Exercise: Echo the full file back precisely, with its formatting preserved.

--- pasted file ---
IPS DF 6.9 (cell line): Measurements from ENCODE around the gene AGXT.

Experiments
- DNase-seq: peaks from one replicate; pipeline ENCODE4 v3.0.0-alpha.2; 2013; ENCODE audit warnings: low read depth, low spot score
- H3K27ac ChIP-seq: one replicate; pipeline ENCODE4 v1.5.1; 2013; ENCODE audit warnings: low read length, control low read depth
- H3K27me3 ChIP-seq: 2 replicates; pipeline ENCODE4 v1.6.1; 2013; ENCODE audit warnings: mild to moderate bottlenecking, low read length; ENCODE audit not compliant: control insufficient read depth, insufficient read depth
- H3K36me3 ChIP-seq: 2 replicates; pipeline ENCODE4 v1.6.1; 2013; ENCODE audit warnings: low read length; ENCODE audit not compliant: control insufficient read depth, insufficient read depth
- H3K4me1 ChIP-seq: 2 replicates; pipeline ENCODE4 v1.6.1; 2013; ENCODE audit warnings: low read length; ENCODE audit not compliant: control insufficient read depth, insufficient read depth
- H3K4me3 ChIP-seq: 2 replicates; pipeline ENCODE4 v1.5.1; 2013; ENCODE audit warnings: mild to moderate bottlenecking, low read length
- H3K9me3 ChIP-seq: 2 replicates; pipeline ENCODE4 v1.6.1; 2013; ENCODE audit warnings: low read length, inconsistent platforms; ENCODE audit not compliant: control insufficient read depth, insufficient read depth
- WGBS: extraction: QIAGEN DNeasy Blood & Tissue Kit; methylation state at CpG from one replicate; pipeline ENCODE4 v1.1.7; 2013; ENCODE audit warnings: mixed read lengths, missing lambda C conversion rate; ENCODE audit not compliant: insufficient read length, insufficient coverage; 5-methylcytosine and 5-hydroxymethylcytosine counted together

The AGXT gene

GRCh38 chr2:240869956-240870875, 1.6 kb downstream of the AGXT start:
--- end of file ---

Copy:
IPS DF 6.9 (cell line): Measurements from ENCODE around the gene AGXT.

Experiments
- DNase-seq: peaks from one replicate; pipeline ENCODE4 v3.0.0-alpha.2; 2013; ENCODE audit warnings: low read depth, low spot score
- H3K27ac ChIP-seq: one replicate; pipeline ENCODE4 v1.5.1; 2013; ENCODE audit warnings: low read length, control low read depth
- H3K27me3 ChIP-seq: 2 replicates; pipeline ENCODE4 v1.6.1; 2013; ENCODE audit warnings: mild to moderate bottlenecking, low read length; ENCODE audit not compliant: control insufficient read depth, insufficient read depth
- H3K36me3 ChIP-seq: 2 replicates; pipeline ENCODE4 v1.6.1; 2013; ENCODE audit warnings: low read length; ENCODE audit not compliant: control insufficient read depth, insufficient read depth
- H3K4me1 ChIP-seq: 2 replicates; pipeline ENCODE4 v1.6.1; 2013; ENCODE audit warnings: low read length; ENCODE audit not compliant: control insufficient read depth, insufficient read depth
- H3K4me3 ChIP-seq: 2 replicates; pipeline ENCODE4 v1.5.1; 2013; ENCODE audit warnings: mild to moderate bottlenecking, low read length
- H3K9me3 ChIP-seq: 2 replicates; pipeline ENCODE4 v1.6.1; 2013; ENCODE audit warnings: low read length, inconsistent platforms; ENCODE audit not compliant: control insufficient read depth, insufficient read depth
- WGBS: extraction: QIAGEN DNeasy Blood & Tissue Kit; methylation state at CpG from one replicate; pipeline ENCODE4 v1.1.7; 2013; ENCODE audit warnings: mixed read lengths, missing lambda C conversion rate; ENCODE audit not compliant: insufficient read length, insufficient coverage; 5-methylcytosine and 5-hydroxymethylcytosine counted together

The AGXT gene

GRCh38 chr2:240869956-240870875, 1.6 kb downstream of the AGXT start: